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Niku Needs To Stay in the Lineup

It wasn’t that long ago when Sami Niku was an afterthought for the Jets. After getting sent back down to the Moose out of training camp, the Jets were ready to roll plenty of others ahead of him on the depth chart. When injuries arose in November, Niku was called up and then proceeded to sit in the press box for nearly a month.

Fans were getting frustrated that their prized defensive prospect wasn’t getting an opportunity to play in the NHL. While it may have come later than some people hoped, Niku is currently getting his opportunity and he’s making the most of it.


While some people were worried that Niku might have been surpassed by the trade deadline acquisitions, it appears that Niku is here to stay.

I believe that Niku shouldn’t just stay with the Jets, but he should stay in the lineup, even when everyone else gets healthy.

While you might argue that he still isn’t ready for a full time NHL job, I am going to say that you’re wrong, because Niku deserves to be playing on a nightly basis.

Here’s why.

Niku has phenomenal skating ability. Out of all the Jets defensemen, Niku could very well be the best skater. He achieves his speed so effortlessly and can make tight turns so easily that it’s a joy to watch. This skating ability makes him strong on the puck retrieval as he can get into position quickly which gives him more time to make a pass. Even if the defender is right on him, his tight turns help him create the separation he needs to move the puck up the ice.


This skating ability makes Niku feel totally different on the ice compared to someone like Chiarot or Kulikov. They both tend to retrieve the puck and use their strength to get it out. While this strategy can be effective, it relies on good bounces and plenty of help from the near side forward.

The second reason Niku needs to stay in the lineup is because of his offensive instincts. Niku’s skating not only helps him in his own end, but it also helps in the offensive end when jumping into the play. This play against Tampa is the perfect example as Niku made a great rush from the point and took the puck all the way behind the net. He showed great patience as he created separation behind the net before feathering a gorgeous pass to Laine in the slot. This play could have easily ended up in the back of the net and it was entirely driven by Niku.

While Niku’s offensive instincts are still potent, he tends to shy away from them at the NHL level. I believe his offense will start to show up as he gains more confidence against tougher competition. Niku already seems more comfortable on the ice than when he started this season and if that trend continues, he should be in fine form down the stretch.


This confidence seems to be the biggest issue with Niku right now. He has the talent to play in the NHL but he seems a bit tentative. This was more of an issue earlier in the season as the increased minutes have helped immerse him into the game as of late.

The other negative aspect of Niku is his advanced states. The numbers aren’t strong, likely due to the poor play of the entire team, but also because he hasn’t been able to get into a rhythm with so few games. The sample size is small, but Niku has a 44.37 CF% this season which would put him last among all Jets skaters who have played more than two games. With such a small sample, I decided to do some tracking myself to see if Niku has actually been getting better lately.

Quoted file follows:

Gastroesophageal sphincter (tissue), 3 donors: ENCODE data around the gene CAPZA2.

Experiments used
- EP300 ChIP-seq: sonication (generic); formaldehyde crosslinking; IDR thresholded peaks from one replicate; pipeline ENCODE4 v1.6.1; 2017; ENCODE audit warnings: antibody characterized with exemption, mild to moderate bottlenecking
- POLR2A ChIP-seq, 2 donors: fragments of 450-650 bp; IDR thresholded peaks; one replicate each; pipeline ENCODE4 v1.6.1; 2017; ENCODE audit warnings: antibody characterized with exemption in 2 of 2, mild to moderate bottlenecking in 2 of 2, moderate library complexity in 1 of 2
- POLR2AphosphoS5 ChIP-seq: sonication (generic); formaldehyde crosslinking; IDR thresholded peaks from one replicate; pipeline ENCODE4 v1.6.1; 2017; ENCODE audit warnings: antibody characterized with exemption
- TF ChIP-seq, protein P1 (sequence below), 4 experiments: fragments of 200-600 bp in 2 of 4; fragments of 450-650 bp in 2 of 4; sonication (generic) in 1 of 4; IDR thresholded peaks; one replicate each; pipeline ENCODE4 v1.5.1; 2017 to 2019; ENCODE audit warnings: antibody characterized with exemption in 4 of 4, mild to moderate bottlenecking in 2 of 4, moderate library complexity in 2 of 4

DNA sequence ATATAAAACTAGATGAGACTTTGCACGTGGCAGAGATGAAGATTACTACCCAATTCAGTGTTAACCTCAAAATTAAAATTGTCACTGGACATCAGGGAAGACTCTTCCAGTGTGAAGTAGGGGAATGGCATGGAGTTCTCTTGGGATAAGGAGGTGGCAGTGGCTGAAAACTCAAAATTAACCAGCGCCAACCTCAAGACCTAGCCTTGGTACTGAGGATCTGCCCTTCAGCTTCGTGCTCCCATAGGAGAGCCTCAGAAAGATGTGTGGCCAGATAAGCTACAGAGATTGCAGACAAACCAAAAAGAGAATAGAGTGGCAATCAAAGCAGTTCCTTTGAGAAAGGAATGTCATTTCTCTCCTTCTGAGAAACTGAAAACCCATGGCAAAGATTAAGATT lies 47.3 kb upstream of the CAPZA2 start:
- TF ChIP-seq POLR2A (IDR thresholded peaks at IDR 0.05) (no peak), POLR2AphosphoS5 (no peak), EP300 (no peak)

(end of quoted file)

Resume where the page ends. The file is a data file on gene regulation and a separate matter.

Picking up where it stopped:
I looked at the last ten games and noticed something interesting, Niku has a CF% of 49.07% which is much better than his season mark. Even more importantly, the Jets as a team are sitting at 46.89% in that same span. This means that over the past ten games the Jets have been much better with Niku on the ice than when he’s on the bench.

The last reason that Niku needs to stay in the lineup is that he provides more value to the team than Kulikov or Chiarot. Kulikov definitely hasn’t been at his best lately and he’s turned into a liability with far too many penalties. He still has some good moments, but Niku could easily fill Kulikov’s spot.

The other interesting combination would be Niku and Byfuglien on the second pairing. Some have compared Niku to a young Enstrom with his size and offensive ability and that doesn’t seem too far off. Remember that historically Byfuglien and Enstrom have been really good together. Scratch that, historically Byfuglien and Enstrom have been phenomenal.

If Byuglien – Enstrom led the entire league in xGF% over the last two seasons, then imagine what Byfuglien could do with a younger and smoother skater in Niku.

Perhaps that’s the biggest reason why Niku should stay in the lineup. If he can fit alongside Byfuglien, the Jets will have a dynamic pairing for years to come.

Sami Niku is a good hockey player. This isn’t to say that he should be an All-Star or that he needs to play over 20 minutes per game. The point is that Niku is a definite upgrade over some of the other players that are currently being dressed. When Byfuglien and Morrissey come back into the lineup, there should still be a spot for Niku to play even if it comes at the expense of Kulikov or Chiarot.

  • Niku is afraid to shine offensively because Maurice will send him to the press box if he makes an error that Kulikov, Charoit, Trouba and Morrow would be forgiven for. Niku’s play proves he should be in the starting lineup but stubborn Maurice will have Kulikov, Morrow and Beaulieu head of him because they have experience. Niku, Poolman, Stanley and Samberg are the future of the Jets defense, if they ever get to play. I see the Jets trading Trouba and Kulikov at the draft and only resigning Myers, Charoit and Beaulieu for reasonable money and decent term contracts which would force Maurice to give the draft and develop players a chance.